U.S. Pat. No. 4,820,012 issued on Apr. 11, 1989 to Masaki Asai, titled “Electric Wire,” describes a cable intended for carrying high electrical current in electrical power transmission lines. The central core comprises a non-conductive load carrying rope, with an electrically conductive outer cable of copper, aluminum, etc. While Asai states that a fiberoptic cable may be installed in the core of his cable or line, the construction is nevertheless unsuitable for use as an illuminating device due to the opaque copper or aluminum electrical conductor surrounding the core.
 U.S. Pat. No. 4,936,647 issued on Jun. 26, 1990 to David W. Carroll, titled “High Tensile Strength Compacted Towing Cable With Signal Transmission Element,” is a continuation in part of the U.S. Pat. No. '246 to the same inventor, discussed further above. The earlier '246 and later U.S. Pat. No. '647 are closely related, with the primary difference being that the claims of the later U.S. Pat. No. '647 are primarily directed to a method of manufacturing such cable, rather than to the cable structure itself. The points raised in the discussion of the earlier U.S. Pat. No. '246 are seen to apply here, as well.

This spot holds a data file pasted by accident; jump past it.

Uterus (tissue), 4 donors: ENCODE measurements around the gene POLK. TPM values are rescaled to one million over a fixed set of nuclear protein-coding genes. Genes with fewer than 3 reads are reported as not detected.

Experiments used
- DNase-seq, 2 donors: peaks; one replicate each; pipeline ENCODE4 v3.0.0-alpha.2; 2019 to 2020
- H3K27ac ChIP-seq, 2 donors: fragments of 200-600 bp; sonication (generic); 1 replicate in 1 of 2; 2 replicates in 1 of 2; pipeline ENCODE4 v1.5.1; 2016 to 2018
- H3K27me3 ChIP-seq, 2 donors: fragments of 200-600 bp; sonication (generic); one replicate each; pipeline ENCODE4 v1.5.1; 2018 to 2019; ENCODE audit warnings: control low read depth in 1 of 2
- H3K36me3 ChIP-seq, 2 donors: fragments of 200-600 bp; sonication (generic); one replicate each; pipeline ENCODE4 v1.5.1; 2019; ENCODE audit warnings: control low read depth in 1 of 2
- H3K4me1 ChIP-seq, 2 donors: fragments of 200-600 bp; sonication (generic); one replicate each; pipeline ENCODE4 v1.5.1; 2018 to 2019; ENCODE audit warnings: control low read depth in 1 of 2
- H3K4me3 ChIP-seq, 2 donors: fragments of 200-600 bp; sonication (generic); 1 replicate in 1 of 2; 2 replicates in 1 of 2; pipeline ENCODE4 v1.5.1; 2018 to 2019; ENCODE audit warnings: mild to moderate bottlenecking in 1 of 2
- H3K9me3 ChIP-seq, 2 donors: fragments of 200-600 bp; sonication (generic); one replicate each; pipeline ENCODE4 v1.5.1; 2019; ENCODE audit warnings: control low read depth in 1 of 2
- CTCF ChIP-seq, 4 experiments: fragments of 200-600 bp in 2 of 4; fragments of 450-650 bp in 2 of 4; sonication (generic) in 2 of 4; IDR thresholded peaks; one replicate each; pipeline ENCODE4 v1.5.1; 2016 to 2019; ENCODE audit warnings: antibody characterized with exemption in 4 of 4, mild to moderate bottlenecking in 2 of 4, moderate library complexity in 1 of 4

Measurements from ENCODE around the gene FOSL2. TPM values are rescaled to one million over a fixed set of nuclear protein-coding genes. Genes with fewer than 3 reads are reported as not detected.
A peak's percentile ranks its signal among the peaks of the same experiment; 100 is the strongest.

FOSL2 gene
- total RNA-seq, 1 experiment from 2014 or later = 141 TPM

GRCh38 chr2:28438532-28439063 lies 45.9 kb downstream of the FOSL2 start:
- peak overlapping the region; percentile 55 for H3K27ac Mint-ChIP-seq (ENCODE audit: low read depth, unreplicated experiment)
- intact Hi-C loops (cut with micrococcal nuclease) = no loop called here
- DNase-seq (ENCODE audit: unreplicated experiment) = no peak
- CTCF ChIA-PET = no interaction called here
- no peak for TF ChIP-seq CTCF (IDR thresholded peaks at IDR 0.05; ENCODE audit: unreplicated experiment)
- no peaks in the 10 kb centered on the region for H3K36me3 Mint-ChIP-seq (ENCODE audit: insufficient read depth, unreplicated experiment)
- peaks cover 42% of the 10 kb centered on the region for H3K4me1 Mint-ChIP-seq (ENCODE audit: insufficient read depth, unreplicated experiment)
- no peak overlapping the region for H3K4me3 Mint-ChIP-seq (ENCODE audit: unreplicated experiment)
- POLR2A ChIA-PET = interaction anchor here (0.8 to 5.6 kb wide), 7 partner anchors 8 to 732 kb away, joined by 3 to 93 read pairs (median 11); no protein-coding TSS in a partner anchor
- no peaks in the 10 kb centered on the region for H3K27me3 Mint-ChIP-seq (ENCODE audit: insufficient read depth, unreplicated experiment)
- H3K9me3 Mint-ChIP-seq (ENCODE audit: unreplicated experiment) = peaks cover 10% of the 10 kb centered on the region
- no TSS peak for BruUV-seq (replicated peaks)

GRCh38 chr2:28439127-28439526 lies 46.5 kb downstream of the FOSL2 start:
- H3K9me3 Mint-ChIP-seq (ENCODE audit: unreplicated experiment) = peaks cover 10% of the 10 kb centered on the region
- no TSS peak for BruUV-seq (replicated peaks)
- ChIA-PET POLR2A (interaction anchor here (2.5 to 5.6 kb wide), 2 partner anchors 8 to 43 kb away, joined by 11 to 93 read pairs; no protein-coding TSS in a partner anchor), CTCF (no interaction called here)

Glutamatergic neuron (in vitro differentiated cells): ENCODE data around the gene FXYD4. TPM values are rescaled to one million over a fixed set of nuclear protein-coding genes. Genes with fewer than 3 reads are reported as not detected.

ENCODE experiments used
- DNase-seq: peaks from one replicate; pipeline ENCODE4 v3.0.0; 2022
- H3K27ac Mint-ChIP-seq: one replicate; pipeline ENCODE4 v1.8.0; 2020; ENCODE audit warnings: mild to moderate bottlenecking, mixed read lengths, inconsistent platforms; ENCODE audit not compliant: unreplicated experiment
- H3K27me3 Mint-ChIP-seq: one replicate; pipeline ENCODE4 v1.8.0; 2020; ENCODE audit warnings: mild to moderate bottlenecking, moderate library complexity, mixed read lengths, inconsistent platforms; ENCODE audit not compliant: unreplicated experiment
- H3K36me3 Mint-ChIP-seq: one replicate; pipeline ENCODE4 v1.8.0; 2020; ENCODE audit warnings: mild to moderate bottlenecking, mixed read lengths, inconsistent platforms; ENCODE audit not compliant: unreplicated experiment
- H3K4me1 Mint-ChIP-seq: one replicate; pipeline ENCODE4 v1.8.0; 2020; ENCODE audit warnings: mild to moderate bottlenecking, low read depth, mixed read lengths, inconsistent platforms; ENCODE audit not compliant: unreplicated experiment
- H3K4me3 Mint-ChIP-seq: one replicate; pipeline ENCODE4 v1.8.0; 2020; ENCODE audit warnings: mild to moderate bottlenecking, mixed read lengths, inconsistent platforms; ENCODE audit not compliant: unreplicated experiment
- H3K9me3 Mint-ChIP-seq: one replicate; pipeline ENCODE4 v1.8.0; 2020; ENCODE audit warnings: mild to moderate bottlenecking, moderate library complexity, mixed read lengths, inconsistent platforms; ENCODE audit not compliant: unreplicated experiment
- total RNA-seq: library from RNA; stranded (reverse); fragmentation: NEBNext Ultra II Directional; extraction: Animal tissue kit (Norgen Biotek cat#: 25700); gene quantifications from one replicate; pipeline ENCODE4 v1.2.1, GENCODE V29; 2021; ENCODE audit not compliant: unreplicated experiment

U.S. Pat. No. 5,016,973 issued on May 21, 1991 to Thomas P. Hager et al., titled “Cable Reinforcement For An Optical Fiber Cable,” describes an assembly having one or more fiberoptic transmission lines within its core, with the fiberoptic lines surrounded by a spun synthetic yarn material. The yarn is in turn covered by a polyethylene outer jacket. The assembly is heated, with the yarn and polyethylene jacket melting together to produce a relatively rigid outer sheath for the internal fiberoptic core material. The Hager et al. cable is intended for the transmission of optical signals, data, and information. No disclosure is made of the use of side light transmitting optical fibers, as used in the present invention for emitting light radially through the surrounding rope or cord outer cover.